# OCR Physics A Unit 2 Revision notes

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G482 ­ Electrons, Waves and Photons; Revision Notes
Module 1: Electric Current
Electric Current
· A net flow of charged particles.
· Electrons in a metal
· Ions in an electrolyte
Conventional Current
· A model used to describe the movement of charge in a circuit. Positive to negative
Electron Flow
· The movement of electrons around a circuit. Negative to positive
Coulomb
· Unit of electrical charge (C).
· 1C = 1A * 1s (Q=It)
Ammeter
· An instrument that measures electrical current
· Always connected in series
· Traditionally they used small coils that rotated in magnetic fields to detect current
· To avoid the ammeter affecting the circuit, it must have negligible resistance
Elementary Charge
· The charge on 1 electron (e) = 1.6x10-19C
Kirchhoff's First Law
· The sum of the currents entering any junction is always equal to the sum of the currents leaving the
junction
·
· This is a consequence of the conservation of charge; electrons cannot simply appear or disappear
Mean Drift Velocity
· The average speed of charged particles along the length of a conductor
· I=nAve
Conductors, Semiconductors and insulators
· Semiconductors typically have relatively low number densities; therefore conduction electrons have more
room to move in the material. This means that the electrons are less impeded when travelling (less
collisions); therefore higher mean drift velocity
· Conductors have large number densities; so the conduction electrons collide with each other a lot more,
resulting in a smaller mean drift velocity
· Insulators have such a small number densities, meaning fewer electrons to carry charge. Those that can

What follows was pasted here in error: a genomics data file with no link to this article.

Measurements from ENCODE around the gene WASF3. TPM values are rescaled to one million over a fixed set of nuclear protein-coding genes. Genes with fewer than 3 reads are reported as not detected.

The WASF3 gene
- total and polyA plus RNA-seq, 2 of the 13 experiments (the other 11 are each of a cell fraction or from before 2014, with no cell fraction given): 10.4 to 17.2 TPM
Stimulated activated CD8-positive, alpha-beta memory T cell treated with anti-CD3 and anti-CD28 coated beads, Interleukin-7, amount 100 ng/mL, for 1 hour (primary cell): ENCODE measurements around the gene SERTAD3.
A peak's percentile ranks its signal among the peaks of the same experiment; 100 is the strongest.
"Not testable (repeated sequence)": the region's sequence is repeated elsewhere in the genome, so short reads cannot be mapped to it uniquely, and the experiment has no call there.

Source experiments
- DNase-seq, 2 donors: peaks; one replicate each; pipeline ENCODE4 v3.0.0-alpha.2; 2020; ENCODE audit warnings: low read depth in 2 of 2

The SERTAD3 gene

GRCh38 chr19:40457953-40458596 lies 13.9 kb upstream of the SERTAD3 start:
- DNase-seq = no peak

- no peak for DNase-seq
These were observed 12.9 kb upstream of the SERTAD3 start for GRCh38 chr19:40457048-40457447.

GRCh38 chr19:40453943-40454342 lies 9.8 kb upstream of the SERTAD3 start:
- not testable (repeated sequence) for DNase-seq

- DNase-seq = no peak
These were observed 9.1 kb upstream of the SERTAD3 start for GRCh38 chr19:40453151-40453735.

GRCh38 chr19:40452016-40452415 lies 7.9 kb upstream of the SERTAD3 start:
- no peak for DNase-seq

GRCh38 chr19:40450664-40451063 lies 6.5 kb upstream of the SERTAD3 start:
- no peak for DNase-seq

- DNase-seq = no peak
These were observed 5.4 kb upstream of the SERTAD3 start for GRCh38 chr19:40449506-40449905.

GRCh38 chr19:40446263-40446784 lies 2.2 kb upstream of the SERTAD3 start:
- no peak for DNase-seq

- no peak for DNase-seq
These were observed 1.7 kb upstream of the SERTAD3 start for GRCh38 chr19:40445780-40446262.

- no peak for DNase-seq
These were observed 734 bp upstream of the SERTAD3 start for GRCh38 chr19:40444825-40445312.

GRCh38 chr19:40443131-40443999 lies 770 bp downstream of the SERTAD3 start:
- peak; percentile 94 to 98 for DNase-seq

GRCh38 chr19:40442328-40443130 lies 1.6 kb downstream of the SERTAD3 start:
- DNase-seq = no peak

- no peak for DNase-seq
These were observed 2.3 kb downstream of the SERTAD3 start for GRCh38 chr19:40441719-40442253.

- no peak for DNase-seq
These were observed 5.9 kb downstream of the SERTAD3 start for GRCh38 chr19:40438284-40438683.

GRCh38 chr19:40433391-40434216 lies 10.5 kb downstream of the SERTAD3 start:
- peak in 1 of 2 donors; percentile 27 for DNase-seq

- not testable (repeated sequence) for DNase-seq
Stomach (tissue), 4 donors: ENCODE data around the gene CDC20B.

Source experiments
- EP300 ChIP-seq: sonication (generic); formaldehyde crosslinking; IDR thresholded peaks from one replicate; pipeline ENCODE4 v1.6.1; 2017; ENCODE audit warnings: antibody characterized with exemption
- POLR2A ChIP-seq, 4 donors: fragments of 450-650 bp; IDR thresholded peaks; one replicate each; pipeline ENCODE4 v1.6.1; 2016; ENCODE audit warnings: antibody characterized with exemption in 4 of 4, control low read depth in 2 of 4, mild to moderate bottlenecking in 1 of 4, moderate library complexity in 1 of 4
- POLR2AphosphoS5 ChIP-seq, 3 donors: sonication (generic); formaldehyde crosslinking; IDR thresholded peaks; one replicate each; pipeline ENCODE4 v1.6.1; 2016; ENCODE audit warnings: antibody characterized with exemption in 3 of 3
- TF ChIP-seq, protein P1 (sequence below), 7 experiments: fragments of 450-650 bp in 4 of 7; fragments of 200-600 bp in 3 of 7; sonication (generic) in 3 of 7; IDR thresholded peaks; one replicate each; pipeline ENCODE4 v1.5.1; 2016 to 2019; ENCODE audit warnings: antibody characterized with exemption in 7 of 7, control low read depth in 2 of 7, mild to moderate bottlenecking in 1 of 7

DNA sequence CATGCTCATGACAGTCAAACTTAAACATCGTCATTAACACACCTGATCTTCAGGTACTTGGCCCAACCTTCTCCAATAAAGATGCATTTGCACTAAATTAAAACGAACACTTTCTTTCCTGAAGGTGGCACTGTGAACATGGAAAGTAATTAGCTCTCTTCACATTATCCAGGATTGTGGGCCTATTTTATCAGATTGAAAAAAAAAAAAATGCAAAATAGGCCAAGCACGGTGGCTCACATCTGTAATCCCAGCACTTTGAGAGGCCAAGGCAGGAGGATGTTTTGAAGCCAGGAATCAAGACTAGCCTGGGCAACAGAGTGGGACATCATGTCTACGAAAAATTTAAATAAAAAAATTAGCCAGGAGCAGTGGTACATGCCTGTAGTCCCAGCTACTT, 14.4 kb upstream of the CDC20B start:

must battle their way through a complex structure in the material.

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G482 ­ Electrons, Waves and Photons; Revision Notes
Module 2: Resistance
Potential Difference
· Electrical energy transferred per unit charge, when electrical energy is converted into another form
· Electrical energy to light energy in a light bulb
Electromotive Force
· The energy transferred per unit charge when a type of energy is being converted into electrical energy
· Chemical energy to electrical energy in a cell
Volt
· Unit of potential difference and e.m.…read more

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Experiments to Determine I-V Characteristics
· Set up a circuit diagram as shown:
A
V
Long Thin Wire
· As to keep the current low, so that heating effect is negligible, always use a long thin wire
· Take readings from the voltmeter and ammeter
· Increase the number of cells and take readings for each added cell
· Plot a graph of current against potential difference
o This is the I-V characteristic of the wire used
Uses and benefits of L.E.…read more

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Negative Temperature Coefficient (NTC) Thermistors
· These show a rapid change in resistance over a narrow temperature change
· Resistance decreases as the temperature of a NTC thermistor increases
Power
· The rate at which energy is transferred
Fuses as Safety Devices
· These are devices introduced into circuits to protect the wiring from excessive currents